Physics XI | Hypothesis, axioms and models

Hypothesis, axioms and models

One should not think that everything can be proved with physics and mathematics. All physics, and also mathematics, is based on assumptions, each of which is variously called a hypothesis or axiom or postulate, etc.

For example, the universal law of gravitation proposed by Newton is an assumption or hypothesis, which he proposed out of his ingenuity. Before him, there were several observations, experiments and data, on the motion of planets around the sun, motion of the moon around the earth, pendulums, bodies falling towards the earth etc. Each of these required a separate explanation, which was more or less qualitative. What the universal law of gravitation says is that, if we assume that any two bodies in the universe attract each other with a force proportional to the product of their masses and inversely proportional to the square of the distance between them, then we can explain all these observations in one stroke. It not only explains these phenomena, it also allows us to predict the results of future experiments.

A hypothesis is a supposition without assuming that it is true. It would not be fair to ask anvbodv to prove the universal law of gravitation, because it cannot be proved. It can be verified and substantiated by experiments and observations.

An axiom is a self-evident truth while a model is a theory proposed to explain observed phenomena. But you need not worry at this stage about the nuances in using these words. For example, next year you will learn about Bohr’s model of hydrogen atom, in which Bohr assumed that an electron in the hydrogen atom follows certain rules (postutates). Why did he do that? There was a large amount of spectroscopic data before him which no other theory could explain. So Bohr said that if we assume that an atom behaves in such a manner, we can explain all these things at once.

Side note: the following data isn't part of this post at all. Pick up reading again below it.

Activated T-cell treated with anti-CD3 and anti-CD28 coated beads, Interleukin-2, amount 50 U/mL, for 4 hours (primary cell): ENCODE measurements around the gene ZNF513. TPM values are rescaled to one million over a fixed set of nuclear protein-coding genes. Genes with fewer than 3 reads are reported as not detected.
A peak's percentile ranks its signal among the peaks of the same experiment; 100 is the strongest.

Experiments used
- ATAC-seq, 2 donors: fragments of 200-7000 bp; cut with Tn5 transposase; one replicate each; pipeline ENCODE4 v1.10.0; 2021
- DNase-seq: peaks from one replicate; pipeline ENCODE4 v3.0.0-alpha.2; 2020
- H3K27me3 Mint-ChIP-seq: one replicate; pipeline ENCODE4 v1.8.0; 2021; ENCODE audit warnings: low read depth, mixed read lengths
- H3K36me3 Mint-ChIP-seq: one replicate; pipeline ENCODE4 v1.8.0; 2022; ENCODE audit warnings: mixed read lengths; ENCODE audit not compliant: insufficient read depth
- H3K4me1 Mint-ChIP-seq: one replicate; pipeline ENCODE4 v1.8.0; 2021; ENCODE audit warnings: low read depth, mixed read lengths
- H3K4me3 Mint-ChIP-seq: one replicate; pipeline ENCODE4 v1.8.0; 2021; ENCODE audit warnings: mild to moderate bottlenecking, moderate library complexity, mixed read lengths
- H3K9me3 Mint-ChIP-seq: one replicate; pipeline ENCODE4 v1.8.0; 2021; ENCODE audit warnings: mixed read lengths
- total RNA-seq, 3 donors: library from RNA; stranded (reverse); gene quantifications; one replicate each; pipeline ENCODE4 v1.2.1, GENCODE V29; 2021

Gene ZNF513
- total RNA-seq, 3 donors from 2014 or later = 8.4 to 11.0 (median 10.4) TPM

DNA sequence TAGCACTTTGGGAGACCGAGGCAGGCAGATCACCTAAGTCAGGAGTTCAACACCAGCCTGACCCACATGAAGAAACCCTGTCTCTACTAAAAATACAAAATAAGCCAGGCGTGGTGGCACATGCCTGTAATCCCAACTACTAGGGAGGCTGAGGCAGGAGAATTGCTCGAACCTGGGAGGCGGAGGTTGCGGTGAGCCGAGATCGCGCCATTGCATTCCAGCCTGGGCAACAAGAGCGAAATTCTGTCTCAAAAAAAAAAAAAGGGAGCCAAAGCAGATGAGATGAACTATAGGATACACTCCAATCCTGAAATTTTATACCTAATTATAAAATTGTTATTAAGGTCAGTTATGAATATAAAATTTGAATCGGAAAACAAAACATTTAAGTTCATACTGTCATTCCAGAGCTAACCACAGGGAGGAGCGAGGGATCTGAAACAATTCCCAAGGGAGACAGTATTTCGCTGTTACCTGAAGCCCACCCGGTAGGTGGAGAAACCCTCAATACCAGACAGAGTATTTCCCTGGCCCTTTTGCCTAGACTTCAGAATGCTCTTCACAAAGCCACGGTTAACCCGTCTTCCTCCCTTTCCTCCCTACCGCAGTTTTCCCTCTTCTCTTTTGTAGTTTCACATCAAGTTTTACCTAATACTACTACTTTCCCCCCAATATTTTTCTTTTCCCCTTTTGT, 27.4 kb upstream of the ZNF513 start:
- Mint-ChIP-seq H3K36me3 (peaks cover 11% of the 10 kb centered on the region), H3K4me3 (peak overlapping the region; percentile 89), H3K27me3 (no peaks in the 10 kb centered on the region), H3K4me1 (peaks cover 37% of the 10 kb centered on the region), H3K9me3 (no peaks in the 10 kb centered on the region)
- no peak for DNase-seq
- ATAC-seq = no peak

Einstein’s special theory of relativity is also based on two postulates, the constancy of the speed of electromagnetic radiation and the validity of physical laws in all inerlial frame of reference. II would not be wise to ask somebody lo prove that the speed of light in vacuum is constant, independent of the source or observer.

In mathematics too, we need axioms and hypotheses at every stage. Euclid’s statement that parallel lines never meet, is a hypothesis. This means that if we assume this statement, we can explain several properties of straight lines and two or three dimensional figures made out of them. But if you don’t assume it, vou are free lo use a different axiom and gel a new geometry, as has indeed happened in the past few centuries and decades.

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